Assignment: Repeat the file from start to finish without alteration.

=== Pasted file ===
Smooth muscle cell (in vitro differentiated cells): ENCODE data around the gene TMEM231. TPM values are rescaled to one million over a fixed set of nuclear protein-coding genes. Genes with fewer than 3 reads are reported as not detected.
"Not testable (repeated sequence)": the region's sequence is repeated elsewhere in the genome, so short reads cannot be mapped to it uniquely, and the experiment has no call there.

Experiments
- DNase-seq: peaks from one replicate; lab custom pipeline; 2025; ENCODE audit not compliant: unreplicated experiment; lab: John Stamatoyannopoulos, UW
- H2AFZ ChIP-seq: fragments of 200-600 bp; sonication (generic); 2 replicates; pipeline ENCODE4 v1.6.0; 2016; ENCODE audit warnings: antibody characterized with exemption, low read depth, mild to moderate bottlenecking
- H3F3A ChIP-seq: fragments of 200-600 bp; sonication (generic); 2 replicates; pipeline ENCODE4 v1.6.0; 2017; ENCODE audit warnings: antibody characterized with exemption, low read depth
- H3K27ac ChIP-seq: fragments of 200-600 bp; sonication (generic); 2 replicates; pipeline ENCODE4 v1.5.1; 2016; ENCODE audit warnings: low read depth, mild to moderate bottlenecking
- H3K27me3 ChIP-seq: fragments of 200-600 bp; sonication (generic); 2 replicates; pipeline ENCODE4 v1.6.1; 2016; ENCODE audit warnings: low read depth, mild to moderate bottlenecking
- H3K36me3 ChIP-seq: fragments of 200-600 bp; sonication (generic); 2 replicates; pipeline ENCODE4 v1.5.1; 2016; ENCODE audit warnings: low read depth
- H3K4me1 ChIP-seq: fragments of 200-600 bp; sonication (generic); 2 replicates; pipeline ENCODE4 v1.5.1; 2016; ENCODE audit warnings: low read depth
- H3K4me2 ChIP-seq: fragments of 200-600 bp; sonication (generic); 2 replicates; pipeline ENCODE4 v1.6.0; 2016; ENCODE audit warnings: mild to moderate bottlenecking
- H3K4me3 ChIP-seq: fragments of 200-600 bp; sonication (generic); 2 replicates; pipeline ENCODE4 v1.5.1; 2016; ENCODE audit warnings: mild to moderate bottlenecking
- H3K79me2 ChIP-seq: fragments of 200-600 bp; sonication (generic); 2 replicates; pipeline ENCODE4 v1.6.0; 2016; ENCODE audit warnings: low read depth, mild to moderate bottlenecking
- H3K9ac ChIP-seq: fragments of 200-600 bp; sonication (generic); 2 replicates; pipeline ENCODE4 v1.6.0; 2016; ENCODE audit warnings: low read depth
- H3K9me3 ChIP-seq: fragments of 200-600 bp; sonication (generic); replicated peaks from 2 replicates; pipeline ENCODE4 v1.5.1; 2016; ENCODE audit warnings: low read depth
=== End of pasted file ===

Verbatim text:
Smooth muscle cell (in vitro differentiated cells): ENCODE data around the gene TMEM231. TPM values are rescaled to one million over a fixed set of nuclear protein-coding genes. Genes with fewer than 3 reads are reported as not detected.
"Not testable (repeated sequence)": the region's sequence is repeated elsewhere in the genome, so short reads cannot be mapped to it uniquely, and the experiment has no call there.

Experiments
- DNase-seq: peaks from one replicate; lab custom pipeline; 2025; ENCODE audit not compliant: unreplicated experiment; lab: John Stamatoyannopoulos, UW
- H2AFZ ChIP-seq: fragments of 200-600 bp; sonication (generic); 2 replicates; pipeline ENCODE4 v1.6.0; 2016; ENCODE audit warnings: antibody characterized with exemption, low read depth, mild to moderate bottlenecking
- H3F3A ChIP-seq: fragments of 200-600 bp; sonication (generic); 2 replicates; pipeline ENCODE4 v1.6.0; 2017; ENCODE audit warnings: antibody characterized with exemption, low read depth
- H3K27ac ChIP-seq: fragments of 200-600 bp; sonication (generic); 2 replicates; pipeline ENCODE4 v1.5.1; 2016; ENCODE audit warnings: low read depth, mild to moderate bottlenecking
- H3K27me3 ChIP-seq: fragments of 200-600 bp; sonication (generic); 2 replicates; pipeline ENCODE4 v1.6.1; 2016; ENCODE audit warnings: low read depth, mild to moderate bottlenecking
- H3K36me3 ChIP-seq: fragments of 200-600 bp; sonication (generic); 2 replicates; pipeline ENCODE4 v1.5.1; 2016; ENCODE audit warnings: low read depth
- H3K4me1 ChIP-seq: fragments of 200-600 bp; sonication (generic); 2 replicates; pipeline ENCODE4 v1.5.1; 2016; ENCODE audit warnings: low read depth
- H3K4me2 ChIP-seq: fragments of 200-600 bp; sonication (generic); 2 replicates; pipeline ENCODE4 v1.6.0; 2016; ENCODE audit warnings: mild to moderate bottlenecking
- H3K4me3 ChIP-seq: fragments of 200-600 bp; sonication (generic); 2 replicates; pipeline ENCODE4 v1.5.1; 2016; ENCODE audit warnings: mild to moderate bottlenecking
- H3K79me2 ChIP-seq: fragments of 200-600 bp; sonication (generic); 2 replicates; pipeline ENCODE4 v1.6.0; 2016; ENCODE audit warnings: low read depth, mild to moderate bottlenecking
- H3K9ac ChIP-seq: fragments of 200-600 bp; sonication (generic); 2 replicates; pipeline ENCODE4 v1.6.0; 2016; ENCODE audit warnings: low read depth
- H3K9me3 ChIP-seq: fragments of 200-600 bp; sonication (generic); replicated peaks from 2 replicates; pipeline ENCODE4 v1.5.1; 2016; ENCODE audit warnings: low read depth